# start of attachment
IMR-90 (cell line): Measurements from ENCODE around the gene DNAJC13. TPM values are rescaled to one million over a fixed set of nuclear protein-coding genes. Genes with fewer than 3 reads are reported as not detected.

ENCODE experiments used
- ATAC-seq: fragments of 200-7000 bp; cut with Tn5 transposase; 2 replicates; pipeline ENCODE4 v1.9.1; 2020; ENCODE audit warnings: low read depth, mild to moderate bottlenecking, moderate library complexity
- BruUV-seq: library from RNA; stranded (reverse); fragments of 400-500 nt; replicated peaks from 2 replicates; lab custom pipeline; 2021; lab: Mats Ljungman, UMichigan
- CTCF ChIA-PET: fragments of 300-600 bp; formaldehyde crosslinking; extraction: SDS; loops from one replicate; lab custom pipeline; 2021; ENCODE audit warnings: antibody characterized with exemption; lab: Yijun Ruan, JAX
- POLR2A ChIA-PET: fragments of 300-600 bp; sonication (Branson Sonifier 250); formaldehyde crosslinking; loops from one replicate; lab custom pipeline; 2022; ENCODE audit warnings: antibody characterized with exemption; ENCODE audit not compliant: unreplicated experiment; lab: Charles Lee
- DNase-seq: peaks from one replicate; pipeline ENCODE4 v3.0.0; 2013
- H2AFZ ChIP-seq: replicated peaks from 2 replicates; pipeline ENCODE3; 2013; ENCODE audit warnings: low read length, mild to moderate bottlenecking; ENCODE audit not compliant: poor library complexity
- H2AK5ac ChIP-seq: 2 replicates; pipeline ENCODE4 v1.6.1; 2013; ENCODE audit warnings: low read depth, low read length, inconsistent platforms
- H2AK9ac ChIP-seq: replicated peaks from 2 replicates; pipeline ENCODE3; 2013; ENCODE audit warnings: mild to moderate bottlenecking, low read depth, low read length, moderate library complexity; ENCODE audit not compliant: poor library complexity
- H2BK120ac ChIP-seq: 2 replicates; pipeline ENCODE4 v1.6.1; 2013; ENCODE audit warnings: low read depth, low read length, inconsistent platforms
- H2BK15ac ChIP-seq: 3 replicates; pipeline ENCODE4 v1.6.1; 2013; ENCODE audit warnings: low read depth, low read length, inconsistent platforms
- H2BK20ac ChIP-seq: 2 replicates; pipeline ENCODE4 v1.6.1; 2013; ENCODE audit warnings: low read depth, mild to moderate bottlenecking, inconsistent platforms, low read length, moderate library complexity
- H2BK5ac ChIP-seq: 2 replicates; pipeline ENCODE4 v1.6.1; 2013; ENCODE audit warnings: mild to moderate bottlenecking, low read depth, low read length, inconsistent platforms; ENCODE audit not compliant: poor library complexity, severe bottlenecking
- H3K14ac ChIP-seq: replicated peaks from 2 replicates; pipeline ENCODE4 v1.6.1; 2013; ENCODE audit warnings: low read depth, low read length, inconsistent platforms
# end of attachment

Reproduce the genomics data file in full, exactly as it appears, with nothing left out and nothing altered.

IMR-90 (cell line): Measurements from ENCODE around the gene DNAJC13. TPM values are rescaled to one million over a fixed set of nuclear protein-coding genes. Genes with fewer than 3 reads are reported as not detected.

ENCODE experiments used
- ATAC-seq: fragments of 200-7000 bp; cut with Tn5 transposase; 2 replicates; pipeline ENCODE4 v1.9.1; 2020; ENCODE audit warnings: low read depth, mild to moderate bottlenecking, moderate library complexity
- BruUV-seq: library from RNA; stranded (reverse); fragments of 400-500 nt; replicated peaks from 2 replicates; lab custom pipeline; 2021; lab: Mats Ljungman, UMichigan
- CTCF ChIA-PET: fragments of 300-600 bp; formaldehyde crosslinking; extraction: SDS; loops from one replicate; lab custom pipeline; 2021; ENCODE audit warnings: antibody characterized with exemption; lab: Yijun Ruan, JAX
- POLR2A ChIA-PET: fragments of 300-600 bp; sonication (Branson Sonifier 250); formaldehyde crosslinking; loops from one replicate; lab custom pipeline; 2022; ENCODE audit warnings: antibody characterized with exemption; ENCODE audit not compliant: unreplicated experiment; lab: Charles Lee
- DNase-seq: peaks from one replicate; pipeline ENCODE4 v3.0.0; 2013
- H2AFZ ChIP-seq: replicated peaks from 2 replicates; pipeline ENCODE3; 2013; ENCODE audit warnings: low read length, mild to moderate bottlenecking; ENCODE audit not compliant: poor library complexity
- H2AK5ac ChIP-seq: 2 replicates; pipeline ENCODE4 v1.6.1; 2013; ENCODE audit warnings: low read depth, low read length, inconsistent platforms
- H2AK9ac ChIP-seq: replicated peaks from 2 replicates; pipeline ENCODE3; 2013; ENCODE audit warnings: mild to moderate bottlenecking, low read depth, low read length, moderate library complexity; ENCODE audit not compliant: poor library complexity
- H2BK120ac ChIP-seq: 2 replicates; pipeline ENCODE4 v1.6.1; 2013; ENCODE audit warnings: low read depth, low read length, inconsistent platforms
- H2BK15ac ChIP-seq: 3 replicates; pipeline ENCODE4 v1.6.1; 2013; ENCODE audit warnings: low read depth, low read length, inconsistent platforms
- H2BK20ac ChIP-seq: 2 replicates; pipeline ENCODE4 v1.6.1; 2013; ENCODE audit warnings: low read depth, mild to moderate bottlenecking, inconsistent platforms, low read length, moderate library complexity
- H2BK5ac ChIP-seq: 2 replicates; pipeline ENCODE4 v1.6.1; 2013; ENCODE audit warnings: mild to moderate bottlenecking, low read depth, low read length, inconsistent platforms; ENCODE audit not compliant: poor library complexity, severe bottlenecking
- H3K14ac ChIP-seq: replicated peaks from 2 replicates; pipeline ENCODE4 v1.6.1; 2013; ENCODE audit warnings: low read depth, low read length, inconsistent platforms